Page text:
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Hello All!

I understand that workflow in sound designing a movie usually ends up in 3 tracks; Dialogue, Sound Effects, and Music. I've been asked to level out a feature length movie which doesn't have an organization as such, however I was curious if there are set db levels where these tracks should generally sit.

For example, the Dialogue should sit between -15 to -10 db

Also welcome to any other pointers for mastering sound for a movie.

Thank you so much! Kevin

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4 Answers 4

Kevin,

Check out this video on calibrating your studio speakers to a standard monitoring level:

http://vimeo.com/22735507

Calibrate to 79dB for a home studio. If you don't have an SPL meter, you can download one on a smartphone and it will do just fine. It's might be a bit louder than you're used to.

Once you're all calibrated, watch a film or show that has similar sonic style or a sound mix that you know/respect. Listen to the dynamic range; if your interface has meters on it, note where the dialog lands in loud/quiet portions, when the effects/music hit the limiters, etc. It might even help you to switch back-and-forth, especially if the reference film is very similar to yours.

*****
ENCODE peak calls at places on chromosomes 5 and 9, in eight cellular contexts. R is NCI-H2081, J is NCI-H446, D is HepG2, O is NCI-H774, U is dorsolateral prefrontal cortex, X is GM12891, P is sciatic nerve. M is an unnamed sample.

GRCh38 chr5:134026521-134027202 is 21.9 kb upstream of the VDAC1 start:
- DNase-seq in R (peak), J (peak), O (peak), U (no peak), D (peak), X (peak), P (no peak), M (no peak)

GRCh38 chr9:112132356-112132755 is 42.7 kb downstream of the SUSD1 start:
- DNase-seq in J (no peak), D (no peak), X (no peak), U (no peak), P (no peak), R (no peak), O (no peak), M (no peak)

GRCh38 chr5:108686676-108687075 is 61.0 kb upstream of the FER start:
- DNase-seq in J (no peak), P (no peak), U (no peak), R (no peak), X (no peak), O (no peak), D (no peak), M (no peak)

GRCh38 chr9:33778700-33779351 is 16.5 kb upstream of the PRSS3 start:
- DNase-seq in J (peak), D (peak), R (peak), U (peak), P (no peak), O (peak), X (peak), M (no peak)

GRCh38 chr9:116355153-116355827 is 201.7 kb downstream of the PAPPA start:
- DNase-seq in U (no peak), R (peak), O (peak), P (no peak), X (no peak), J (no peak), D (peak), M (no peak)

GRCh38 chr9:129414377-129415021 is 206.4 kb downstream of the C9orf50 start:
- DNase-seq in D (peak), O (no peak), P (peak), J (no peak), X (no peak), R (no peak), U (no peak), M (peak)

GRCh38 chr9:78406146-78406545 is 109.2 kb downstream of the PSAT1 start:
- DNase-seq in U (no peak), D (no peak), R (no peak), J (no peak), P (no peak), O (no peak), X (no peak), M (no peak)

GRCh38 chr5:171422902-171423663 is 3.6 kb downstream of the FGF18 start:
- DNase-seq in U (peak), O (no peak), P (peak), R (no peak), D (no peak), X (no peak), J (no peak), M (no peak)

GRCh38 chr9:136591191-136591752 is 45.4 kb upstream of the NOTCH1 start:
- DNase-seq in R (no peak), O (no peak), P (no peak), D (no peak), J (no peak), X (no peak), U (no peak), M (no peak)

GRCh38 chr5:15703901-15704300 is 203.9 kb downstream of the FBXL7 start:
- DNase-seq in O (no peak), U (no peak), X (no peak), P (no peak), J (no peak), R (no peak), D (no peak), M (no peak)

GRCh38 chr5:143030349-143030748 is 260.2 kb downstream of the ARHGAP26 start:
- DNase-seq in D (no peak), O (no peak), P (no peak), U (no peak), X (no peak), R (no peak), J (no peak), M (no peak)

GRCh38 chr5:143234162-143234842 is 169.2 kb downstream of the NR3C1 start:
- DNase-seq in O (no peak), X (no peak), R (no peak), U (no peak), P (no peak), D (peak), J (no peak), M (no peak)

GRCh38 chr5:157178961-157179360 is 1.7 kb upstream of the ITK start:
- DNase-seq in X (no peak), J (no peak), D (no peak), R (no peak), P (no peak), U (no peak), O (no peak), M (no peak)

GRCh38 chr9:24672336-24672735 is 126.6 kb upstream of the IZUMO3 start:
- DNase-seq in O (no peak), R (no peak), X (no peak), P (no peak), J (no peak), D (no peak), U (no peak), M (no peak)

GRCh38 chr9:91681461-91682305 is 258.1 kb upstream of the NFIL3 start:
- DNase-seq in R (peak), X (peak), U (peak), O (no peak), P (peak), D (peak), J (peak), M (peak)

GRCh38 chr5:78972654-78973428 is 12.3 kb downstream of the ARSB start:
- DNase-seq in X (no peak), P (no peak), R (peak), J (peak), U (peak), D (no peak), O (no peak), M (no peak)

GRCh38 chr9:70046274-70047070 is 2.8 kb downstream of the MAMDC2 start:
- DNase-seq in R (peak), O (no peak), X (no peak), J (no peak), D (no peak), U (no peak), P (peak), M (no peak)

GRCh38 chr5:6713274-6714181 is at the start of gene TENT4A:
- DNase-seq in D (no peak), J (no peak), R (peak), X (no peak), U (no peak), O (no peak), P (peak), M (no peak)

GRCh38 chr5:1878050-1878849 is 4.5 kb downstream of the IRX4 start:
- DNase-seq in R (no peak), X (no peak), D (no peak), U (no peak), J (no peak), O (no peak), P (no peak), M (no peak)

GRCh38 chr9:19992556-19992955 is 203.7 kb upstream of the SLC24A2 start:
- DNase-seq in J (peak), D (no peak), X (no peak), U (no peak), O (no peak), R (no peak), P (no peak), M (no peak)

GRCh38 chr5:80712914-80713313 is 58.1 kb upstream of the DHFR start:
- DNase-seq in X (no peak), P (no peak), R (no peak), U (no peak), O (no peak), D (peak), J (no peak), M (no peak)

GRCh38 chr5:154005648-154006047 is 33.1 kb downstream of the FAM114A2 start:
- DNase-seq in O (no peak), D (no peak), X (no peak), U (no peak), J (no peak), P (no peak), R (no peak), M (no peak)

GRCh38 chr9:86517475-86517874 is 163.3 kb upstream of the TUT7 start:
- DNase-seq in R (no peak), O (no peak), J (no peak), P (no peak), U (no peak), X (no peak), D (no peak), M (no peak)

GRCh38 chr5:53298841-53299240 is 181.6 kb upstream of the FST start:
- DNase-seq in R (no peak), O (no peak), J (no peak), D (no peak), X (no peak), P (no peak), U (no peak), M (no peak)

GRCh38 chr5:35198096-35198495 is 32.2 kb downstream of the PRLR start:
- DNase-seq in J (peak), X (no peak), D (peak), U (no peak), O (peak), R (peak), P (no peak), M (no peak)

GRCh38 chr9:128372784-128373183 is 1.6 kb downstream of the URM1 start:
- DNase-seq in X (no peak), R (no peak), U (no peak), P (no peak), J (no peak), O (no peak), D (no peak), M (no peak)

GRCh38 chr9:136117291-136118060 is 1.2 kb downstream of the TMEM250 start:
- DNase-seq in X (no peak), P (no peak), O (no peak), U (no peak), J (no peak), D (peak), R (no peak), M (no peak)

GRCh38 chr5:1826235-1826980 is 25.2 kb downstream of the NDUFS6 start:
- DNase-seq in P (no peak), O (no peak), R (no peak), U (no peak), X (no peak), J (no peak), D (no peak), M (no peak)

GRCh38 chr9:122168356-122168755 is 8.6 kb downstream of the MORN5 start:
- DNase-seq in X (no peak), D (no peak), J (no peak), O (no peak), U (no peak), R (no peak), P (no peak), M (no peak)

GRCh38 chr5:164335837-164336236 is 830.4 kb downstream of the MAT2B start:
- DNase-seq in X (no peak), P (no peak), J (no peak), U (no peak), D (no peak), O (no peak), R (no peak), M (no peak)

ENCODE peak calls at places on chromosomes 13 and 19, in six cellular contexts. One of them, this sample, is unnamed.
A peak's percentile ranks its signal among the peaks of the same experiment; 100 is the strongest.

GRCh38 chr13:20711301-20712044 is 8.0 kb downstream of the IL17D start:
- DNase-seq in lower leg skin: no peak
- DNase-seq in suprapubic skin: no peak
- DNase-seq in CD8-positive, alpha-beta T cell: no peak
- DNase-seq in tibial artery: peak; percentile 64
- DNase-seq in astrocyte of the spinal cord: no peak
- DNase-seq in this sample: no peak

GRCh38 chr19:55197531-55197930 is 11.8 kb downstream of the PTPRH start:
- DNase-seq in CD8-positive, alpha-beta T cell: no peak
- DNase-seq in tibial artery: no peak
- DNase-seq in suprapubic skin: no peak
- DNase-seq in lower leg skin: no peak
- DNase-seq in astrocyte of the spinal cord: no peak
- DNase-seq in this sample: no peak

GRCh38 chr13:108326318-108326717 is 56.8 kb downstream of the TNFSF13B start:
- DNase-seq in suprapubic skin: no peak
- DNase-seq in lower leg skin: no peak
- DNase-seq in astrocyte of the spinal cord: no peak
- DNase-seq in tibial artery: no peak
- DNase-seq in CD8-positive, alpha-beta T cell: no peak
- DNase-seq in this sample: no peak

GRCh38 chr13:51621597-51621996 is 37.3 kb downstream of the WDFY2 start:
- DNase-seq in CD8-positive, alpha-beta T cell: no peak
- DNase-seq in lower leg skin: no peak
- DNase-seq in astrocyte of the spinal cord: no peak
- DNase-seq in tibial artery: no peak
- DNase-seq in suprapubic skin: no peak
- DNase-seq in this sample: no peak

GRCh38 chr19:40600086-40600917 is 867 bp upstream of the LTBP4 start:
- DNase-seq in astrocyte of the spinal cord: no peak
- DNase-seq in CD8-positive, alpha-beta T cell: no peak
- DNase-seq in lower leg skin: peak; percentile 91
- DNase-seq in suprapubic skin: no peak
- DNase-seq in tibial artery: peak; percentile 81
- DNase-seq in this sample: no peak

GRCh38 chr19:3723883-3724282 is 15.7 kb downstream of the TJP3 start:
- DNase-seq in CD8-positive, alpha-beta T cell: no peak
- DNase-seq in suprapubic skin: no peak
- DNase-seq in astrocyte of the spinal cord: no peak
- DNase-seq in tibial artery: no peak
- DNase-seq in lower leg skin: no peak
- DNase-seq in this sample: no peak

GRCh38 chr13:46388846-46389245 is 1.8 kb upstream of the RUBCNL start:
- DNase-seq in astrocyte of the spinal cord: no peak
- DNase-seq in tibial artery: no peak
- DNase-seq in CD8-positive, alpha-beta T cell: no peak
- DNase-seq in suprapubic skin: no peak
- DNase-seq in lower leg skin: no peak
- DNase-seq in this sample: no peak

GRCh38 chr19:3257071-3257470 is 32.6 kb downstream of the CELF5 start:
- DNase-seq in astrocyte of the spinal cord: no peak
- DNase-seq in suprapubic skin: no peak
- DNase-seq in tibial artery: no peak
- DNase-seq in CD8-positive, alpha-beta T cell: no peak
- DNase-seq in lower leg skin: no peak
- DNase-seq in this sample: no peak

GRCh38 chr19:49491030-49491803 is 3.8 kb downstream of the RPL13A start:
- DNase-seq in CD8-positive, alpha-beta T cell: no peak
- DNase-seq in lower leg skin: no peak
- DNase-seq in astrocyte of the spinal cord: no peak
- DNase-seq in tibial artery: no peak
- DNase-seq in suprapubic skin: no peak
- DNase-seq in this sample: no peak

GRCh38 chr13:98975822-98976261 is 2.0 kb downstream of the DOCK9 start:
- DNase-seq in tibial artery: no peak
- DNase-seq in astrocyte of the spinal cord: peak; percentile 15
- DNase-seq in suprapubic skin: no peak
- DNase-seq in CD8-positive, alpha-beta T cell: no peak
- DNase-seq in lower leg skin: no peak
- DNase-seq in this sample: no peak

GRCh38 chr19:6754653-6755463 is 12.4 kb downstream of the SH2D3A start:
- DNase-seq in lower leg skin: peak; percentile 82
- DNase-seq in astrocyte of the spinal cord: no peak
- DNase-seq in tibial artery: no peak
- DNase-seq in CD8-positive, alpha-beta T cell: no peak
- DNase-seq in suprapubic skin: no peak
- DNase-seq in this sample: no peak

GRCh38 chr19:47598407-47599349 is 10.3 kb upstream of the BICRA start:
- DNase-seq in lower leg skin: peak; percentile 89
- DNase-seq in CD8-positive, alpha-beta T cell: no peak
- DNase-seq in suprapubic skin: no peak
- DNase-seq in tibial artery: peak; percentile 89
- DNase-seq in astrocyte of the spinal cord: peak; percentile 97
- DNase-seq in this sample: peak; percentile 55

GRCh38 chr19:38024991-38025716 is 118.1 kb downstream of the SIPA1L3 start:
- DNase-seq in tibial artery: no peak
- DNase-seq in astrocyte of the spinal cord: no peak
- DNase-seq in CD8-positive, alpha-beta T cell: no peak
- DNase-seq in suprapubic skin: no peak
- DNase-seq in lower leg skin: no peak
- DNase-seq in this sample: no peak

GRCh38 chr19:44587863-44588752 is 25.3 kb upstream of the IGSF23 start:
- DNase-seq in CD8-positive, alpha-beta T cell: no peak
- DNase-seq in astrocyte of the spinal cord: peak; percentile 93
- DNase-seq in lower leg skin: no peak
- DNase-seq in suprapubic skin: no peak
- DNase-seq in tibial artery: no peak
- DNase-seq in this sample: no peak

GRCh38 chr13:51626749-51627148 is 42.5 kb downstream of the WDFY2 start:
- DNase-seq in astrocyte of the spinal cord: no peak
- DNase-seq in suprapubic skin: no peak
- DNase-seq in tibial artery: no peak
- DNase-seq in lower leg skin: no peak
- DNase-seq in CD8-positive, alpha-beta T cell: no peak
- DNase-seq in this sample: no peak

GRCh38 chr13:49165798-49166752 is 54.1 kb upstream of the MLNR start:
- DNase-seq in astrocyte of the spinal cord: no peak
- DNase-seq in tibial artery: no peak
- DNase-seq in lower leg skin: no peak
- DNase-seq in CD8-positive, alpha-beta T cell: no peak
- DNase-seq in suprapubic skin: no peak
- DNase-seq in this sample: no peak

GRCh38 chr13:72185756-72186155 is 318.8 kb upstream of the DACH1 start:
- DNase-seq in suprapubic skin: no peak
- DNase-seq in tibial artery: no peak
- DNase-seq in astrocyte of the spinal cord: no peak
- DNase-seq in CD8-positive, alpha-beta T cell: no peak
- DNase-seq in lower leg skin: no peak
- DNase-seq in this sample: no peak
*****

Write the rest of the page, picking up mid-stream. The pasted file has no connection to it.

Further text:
Also, try summing your mix to mono and playing it back over different speakers. It will tell you a lot.

Best,
~Matt

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(ta for the mention!) –  Brent_in_Sydney Sep 16 '12 at 10:56
    
Of course! I learned some crafty new editing tricks I never know about from your "Pro Tools in Radio" video. Cheers! –  Matt Glenn Sep 16 '12 at 12:50

Hi Kevin,

In general movie soundtracks are not mixed to specific dB levels. Mixers mostly trust their ears and therefore they need a calibrated room. Where are you going to work on the levels of the soundtrack.

Do you have access to a Dolby Mix facility? You could rent one, with assistance, and this should allow you to get the levels right in the mix.

Good luck!

Arnoud

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As said above, you want to calibrate your playback environment first. Than, in my experience, with dialogue you want to be hitting equal to about -27 DB LEQ(a) up the center channel, usually measured on a stage with a Dolby LM100. That usually results in your dialogue average meter sitting around -16 dB to -12dB with peaks hitting around -6dB, maybe as hot a -3dB on a huge scream (this also depends upon how much compression you use on your dialogue, some prefer more than others). This method has seemed to produce desirable results which translate well. When I have leveled out my dialogue edits in the past with this dialnorm target even with the less-accurate Phasescope plugin and compensating for how it measures it's levels, I've heard the sessions thrown up onto the stage and the dialogue plays back at the right energy level and a good translation, granted the mixer will be further refining and adjusting it. Aside from that, as mentioned on here as well, with FX and MX it's all by ear/taste usually, since dialogue levels are the anchor to which you sculpt around. If there's any level 'rules' for FX or MX, I just make sure they top out at -1dB max, but I set a brickwall at -3dB so that only once a blue moon if something is just too loud and it pushes past the brick wall it will still be free of clipping. So about 99% of the time those things will top out at about -3dB and maybe 1% of the time they're reach up to -1dB.